LONDON: Nobel Peace Prize winner and human rights activist Ales Berlatsky was sentenced to 10 years in prison on Friday by a court in his native Belarus which found him guilty of financing protests in a ruling condemned by Germany as a “farce.”
Bialiatski, 60, was awarded the Nobel prize in October for his work promoting human rights and democracy in a country which ex-Soviet farm boss Alexander Lukashenko, a staunch ally of Russia, has ruled with an iron hand for nearly 30 years, violently locking up his opponents or forcing them to flee.
Footage from the cramped Minsk court showed Bialiatski, who co-founded the Viasna (Spring) human rights group, looking sombre, his hands cuffed behind his back, as he and his co-defendants watched proceedings from a courtroom cage.
Bialiatski, who was arrested in 2021, and three co-defendants were charged with financing protests and smuggling money. Belarusian state news agency Belta confirmed the court had handed down long jail sentences to all the men, including a decade in prison for Bialiatski. He denied the charges against him, calling them politically motivated.
Exiled Belarusian opposition leader Sviatlana Tsikhanouskaya said Bialiatski and three other activists sentenced in the same trial — one of whom was tried in absentia — had been unfairly convicted, and described the verdict as “appalling.”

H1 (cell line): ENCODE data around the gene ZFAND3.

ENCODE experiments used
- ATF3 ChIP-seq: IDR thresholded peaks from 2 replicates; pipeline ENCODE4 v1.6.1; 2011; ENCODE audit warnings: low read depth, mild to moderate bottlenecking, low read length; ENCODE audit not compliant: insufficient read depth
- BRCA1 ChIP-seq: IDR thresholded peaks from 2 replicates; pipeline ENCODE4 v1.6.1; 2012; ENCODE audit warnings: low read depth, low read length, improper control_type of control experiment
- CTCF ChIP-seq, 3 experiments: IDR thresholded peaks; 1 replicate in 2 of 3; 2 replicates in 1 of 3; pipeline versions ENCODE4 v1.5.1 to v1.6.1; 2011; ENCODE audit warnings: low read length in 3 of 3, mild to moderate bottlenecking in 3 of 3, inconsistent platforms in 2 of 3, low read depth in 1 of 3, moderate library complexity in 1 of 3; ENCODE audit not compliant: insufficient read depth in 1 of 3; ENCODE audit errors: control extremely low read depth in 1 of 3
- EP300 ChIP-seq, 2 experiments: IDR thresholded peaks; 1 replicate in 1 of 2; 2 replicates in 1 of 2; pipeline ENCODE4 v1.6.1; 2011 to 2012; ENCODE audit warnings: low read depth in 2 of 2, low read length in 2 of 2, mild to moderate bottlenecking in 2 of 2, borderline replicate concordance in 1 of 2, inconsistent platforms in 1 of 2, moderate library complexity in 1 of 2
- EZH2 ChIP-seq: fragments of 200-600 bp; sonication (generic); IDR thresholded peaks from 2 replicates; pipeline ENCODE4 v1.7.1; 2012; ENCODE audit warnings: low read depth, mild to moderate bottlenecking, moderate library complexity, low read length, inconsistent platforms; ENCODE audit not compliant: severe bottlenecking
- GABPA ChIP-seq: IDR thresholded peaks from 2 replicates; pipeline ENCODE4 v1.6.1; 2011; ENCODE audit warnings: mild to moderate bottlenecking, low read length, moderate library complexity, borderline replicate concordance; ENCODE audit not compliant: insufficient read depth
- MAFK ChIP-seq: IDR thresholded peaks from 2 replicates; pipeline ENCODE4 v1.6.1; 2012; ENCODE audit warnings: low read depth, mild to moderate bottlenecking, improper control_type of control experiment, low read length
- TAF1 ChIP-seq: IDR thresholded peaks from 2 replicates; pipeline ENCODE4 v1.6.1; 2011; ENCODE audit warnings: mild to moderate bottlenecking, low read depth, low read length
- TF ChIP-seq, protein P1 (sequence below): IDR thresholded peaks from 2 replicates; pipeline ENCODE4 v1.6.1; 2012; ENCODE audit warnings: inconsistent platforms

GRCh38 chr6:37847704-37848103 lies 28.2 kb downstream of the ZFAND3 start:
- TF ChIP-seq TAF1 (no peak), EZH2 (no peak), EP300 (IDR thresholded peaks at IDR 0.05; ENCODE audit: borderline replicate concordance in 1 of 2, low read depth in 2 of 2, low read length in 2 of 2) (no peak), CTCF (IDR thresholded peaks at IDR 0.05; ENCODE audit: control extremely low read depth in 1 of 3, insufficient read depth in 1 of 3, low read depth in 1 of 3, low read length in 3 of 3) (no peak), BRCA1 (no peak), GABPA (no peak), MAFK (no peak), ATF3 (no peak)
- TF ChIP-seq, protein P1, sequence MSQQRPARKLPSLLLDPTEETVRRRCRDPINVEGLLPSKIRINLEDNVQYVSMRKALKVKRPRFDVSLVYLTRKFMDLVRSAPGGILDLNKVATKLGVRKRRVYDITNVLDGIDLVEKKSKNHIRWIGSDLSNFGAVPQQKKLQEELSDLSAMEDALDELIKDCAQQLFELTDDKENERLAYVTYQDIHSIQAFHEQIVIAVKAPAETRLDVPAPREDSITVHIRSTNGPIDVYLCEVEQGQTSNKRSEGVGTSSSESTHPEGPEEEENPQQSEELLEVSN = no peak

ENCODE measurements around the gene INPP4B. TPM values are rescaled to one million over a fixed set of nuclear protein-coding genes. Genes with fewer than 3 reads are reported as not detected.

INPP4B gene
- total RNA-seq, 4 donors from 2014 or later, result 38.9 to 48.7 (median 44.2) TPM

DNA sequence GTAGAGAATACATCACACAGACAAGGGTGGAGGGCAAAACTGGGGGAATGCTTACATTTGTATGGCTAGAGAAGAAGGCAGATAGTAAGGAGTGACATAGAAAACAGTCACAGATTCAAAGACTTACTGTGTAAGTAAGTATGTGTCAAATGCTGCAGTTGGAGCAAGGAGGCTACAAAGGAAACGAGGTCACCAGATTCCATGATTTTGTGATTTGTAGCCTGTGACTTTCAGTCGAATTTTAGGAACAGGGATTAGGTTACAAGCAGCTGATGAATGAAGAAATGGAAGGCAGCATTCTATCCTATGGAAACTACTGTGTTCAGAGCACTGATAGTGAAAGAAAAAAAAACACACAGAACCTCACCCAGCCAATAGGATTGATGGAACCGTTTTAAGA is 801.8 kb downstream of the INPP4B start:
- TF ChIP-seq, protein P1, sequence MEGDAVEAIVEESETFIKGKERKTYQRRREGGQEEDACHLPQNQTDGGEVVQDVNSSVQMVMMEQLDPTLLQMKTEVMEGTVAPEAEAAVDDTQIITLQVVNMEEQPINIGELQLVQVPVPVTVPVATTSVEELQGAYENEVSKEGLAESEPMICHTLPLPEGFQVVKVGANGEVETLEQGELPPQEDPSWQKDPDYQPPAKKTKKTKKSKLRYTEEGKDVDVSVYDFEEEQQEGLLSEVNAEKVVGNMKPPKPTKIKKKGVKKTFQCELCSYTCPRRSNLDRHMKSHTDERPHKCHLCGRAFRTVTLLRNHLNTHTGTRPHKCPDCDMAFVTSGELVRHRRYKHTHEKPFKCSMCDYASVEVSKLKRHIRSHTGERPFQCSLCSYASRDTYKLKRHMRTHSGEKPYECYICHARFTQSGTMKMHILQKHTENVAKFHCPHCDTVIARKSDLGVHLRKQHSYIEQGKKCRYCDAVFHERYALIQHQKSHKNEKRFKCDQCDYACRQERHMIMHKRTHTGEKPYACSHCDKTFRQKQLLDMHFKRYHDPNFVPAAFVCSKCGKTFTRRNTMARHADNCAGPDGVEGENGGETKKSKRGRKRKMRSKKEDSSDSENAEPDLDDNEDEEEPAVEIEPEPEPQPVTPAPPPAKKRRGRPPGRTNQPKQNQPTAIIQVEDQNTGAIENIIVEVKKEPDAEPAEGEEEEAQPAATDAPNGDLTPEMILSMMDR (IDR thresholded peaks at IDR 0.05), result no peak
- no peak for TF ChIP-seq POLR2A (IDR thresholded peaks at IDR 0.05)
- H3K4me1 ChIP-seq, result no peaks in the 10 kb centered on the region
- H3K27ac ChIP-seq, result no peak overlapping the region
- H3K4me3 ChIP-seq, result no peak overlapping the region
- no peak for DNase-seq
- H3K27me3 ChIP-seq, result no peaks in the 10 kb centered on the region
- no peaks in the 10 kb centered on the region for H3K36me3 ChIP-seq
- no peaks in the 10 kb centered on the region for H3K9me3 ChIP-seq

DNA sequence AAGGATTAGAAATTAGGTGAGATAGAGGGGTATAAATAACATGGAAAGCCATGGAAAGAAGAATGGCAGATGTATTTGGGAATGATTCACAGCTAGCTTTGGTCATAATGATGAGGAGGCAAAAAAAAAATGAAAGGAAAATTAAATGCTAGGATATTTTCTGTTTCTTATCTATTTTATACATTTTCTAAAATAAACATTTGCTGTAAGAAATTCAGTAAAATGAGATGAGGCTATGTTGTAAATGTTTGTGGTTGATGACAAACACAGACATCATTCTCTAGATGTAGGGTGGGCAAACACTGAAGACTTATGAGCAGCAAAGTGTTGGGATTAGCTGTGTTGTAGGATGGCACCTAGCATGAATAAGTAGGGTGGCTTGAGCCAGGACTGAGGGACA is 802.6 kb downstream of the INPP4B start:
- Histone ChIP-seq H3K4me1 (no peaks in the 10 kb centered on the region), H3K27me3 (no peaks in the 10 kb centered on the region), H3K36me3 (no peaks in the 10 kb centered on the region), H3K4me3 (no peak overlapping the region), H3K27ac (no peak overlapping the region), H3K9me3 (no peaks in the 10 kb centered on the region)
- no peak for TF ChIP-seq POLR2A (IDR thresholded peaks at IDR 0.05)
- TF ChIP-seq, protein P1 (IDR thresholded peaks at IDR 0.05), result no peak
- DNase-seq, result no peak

“We must do everything to fight against this shameful injustice & free them,” she said on Twitter.
The other three men convicted were Valentin Stefanovich, sentenced to nine years, Vladimir Labkovich, who got seven years, and Dmitry Solovyov, who received eight years but was not present in the court.
German Foreign Minister Annalena Baerbock called the trial “a farce.”
“The Minsk regime is fighting civil society with violence and imprisonment. This is as much a daily disgrace as Lukashenko’s support for (Russian President Vladimir) Putin’s war (in Ukraine),” she wrote on Twitter.
Ravina Shamdasani, spokesperson for the UN High Commissioner for Human Rights, told a briefing in Geneva that the United Nations body was disturbed by the trial and worried by “the lack of fair trial proceedings and access to an independent judiciary in Belarus.”
That, she said, placed human rights defenders at risk of criminal prosecution for their legitimate activities.
At the end of 2022, there were at least 1,446 people — including 10 children — being held, having faced or still facing criminal proceedings, said Shamdasani, without elaborating.
Bialiatski, who was also a Soviet-era dissident, was one of the most prominent of hundreds of Belarusians who were jailed during a crackdown on months of anti-government protests that erupted in the summer of 2020 and continued into 2021.
Viasna, the organization he co-founded, took a leading role in providing legal and financial assistance to those jailed.
Mass demonstrations took place after Lukashenko was declared the winner of the 2020 presidential election, a result which the opposition and Western countries said was fraudulent.